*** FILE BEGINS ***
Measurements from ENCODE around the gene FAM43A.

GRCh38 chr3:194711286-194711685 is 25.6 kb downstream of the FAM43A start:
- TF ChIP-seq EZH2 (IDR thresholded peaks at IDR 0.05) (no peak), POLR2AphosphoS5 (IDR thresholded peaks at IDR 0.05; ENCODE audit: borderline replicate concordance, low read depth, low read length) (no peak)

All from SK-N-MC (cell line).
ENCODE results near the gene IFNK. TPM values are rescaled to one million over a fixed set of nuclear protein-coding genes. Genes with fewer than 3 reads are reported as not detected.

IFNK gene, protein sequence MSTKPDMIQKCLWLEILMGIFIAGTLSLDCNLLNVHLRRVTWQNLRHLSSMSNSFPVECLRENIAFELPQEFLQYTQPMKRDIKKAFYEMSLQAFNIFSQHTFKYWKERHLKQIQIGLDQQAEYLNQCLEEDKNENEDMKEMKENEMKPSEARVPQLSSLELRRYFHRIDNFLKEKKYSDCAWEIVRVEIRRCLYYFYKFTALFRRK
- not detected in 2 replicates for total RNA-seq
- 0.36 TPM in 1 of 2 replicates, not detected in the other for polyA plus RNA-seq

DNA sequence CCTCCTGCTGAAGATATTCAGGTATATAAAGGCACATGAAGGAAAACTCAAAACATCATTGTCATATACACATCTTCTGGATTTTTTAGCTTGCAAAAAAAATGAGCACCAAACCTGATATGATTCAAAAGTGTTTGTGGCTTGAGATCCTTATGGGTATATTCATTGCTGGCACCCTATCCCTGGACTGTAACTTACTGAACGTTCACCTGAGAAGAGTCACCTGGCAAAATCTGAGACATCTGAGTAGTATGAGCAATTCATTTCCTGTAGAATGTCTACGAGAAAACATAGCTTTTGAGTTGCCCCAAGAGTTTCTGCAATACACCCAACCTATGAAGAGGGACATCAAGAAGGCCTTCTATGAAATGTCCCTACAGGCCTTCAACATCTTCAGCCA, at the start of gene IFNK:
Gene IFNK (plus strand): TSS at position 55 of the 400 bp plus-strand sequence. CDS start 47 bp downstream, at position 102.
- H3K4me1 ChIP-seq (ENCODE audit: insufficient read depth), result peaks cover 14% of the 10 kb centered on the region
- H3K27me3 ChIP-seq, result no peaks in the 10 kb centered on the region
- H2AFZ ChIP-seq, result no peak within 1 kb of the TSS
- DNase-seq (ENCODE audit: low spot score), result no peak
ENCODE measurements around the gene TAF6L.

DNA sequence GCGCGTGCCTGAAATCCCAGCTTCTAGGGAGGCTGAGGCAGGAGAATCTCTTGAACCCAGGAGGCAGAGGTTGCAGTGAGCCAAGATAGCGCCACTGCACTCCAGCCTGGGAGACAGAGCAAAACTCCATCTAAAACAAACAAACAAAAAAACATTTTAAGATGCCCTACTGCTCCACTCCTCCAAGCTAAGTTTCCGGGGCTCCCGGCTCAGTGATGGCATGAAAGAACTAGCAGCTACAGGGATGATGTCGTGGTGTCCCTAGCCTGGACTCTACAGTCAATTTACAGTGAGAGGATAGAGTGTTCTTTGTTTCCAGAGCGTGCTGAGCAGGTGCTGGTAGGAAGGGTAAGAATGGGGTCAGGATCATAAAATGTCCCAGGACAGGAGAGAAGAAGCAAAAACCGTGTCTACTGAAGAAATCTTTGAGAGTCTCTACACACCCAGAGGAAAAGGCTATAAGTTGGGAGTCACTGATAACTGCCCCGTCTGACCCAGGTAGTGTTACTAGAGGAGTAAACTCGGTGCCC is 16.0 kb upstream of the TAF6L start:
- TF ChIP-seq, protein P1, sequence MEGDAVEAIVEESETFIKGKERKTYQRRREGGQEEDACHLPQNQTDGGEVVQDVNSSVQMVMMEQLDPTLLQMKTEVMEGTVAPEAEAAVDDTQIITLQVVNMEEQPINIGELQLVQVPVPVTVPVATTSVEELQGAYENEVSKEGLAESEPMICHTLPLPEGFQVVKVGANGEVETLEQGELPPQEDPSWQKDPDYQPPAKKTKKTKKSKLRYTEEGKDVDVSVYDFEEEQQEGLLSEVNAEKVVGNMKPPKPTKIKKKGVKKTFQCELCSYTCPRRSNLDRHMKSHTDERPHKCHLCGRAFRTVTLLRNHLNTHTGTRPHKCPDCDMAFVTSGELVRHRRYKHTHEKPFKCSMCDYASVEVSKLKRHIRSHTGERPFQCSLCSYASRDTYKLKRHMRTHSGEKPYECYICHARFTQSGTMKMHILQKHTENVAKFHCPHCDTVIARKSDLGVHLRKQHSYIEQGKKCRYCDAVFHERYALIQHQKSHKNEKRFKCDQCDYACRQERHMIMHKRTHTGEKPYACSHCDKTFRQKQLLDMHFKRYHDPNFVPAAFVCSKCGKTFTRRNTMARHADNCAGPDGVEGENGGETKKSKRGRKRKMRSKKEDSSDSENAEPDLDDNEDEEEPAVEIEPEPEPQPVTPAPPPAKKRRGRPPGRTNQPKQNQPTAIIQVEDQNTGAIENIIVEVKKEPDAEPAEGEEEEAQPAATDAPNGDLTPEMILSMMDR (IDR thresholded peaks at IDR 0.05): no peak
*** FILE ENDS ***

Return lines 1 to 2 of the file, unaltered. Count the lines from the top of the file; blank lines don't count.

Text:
Measurements from ENCODE around the gene FAM43A.

GRCh38 chr3:194711286-194711685 is 25.6 kb downstream of the FAM43A start: